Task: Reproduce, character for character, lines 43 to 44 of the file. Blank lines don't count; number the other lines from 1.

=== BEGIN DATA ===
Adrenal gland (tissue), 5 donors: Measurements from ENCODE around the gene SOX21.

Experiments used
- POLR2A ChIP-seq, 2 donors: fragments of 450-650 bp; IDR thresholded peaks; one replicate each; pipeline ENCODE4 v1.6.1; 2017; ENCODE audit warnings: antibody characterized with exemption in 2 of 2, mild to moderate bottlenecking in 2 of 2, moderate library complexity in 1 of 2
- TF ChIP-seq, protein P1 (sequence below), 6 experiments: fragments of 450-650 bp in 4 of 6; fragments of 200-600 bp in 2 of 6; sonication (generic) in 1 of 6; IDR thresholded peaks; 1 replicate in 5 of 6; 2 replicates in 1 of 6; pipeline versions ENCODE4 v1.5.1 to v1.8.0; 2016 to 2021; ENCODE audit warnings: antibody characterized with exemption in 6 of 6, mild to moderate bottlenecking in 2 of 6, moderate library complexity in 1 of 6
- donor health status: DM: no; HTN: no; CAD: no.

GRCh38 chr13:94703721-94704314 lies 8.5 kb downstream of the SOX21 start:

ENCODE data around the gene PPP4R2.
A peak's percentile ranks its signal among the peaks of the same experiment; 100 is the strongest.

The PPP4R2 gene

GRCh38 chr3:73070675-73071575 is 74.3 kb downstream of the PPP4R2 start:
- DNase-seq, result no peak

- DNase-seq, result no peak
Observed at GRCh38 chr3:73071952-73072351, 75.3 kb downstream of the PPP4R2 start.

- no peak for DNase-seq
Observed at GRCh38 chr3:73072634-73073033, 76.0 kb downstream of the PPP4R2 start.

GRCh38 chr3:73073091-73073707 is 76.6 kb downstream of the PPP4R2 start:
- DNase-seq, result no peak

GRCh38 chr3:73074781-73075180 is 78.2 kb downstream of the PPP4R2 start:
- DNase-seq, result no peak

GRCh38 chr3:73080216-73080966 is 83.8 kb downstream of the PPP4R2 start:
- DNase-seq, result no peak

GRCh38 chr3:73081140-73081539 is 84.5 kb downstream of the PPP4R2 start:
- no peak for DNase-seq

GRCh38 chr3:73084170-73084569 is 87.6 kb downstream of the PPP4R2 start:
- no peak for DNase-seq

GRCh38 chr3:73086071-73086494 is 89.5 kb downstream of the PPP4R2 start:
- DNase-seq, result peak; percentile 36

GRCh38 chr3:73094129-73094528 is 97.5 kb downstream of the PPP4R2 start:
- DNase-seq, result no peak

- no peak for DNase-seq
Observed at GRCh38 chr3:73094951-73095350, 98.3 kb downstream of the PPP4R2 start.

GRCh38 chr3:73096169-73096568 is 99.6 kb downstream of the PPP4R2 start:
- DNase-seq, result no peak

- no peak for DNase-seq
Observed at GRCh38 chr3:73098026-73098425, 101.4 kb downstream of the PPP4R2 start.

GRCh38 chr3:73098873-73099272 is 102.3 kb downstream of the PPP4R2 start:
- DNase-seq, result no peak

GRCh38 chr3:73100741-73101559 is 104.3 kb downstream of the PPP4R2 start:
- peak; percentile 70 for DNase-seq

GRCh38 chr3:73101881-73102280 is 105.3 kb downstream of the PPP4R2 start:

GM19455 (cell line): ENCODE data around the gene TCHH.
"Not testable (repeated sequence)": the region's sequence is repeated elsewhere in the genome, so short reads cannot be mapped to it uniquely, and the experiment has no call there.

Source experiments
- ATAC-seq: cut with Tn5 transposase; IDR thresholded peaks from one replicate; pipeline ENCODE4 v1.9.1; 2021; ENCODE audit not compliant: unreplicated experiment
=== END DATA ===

Source experiments
- ATAC-seq: cut with Tn5 transposase; IDR thresholded peaks from one replicate; pipeline ENCODE4 v1.9.1; 2021; ENCODE audit not compliant: unreplicated experiment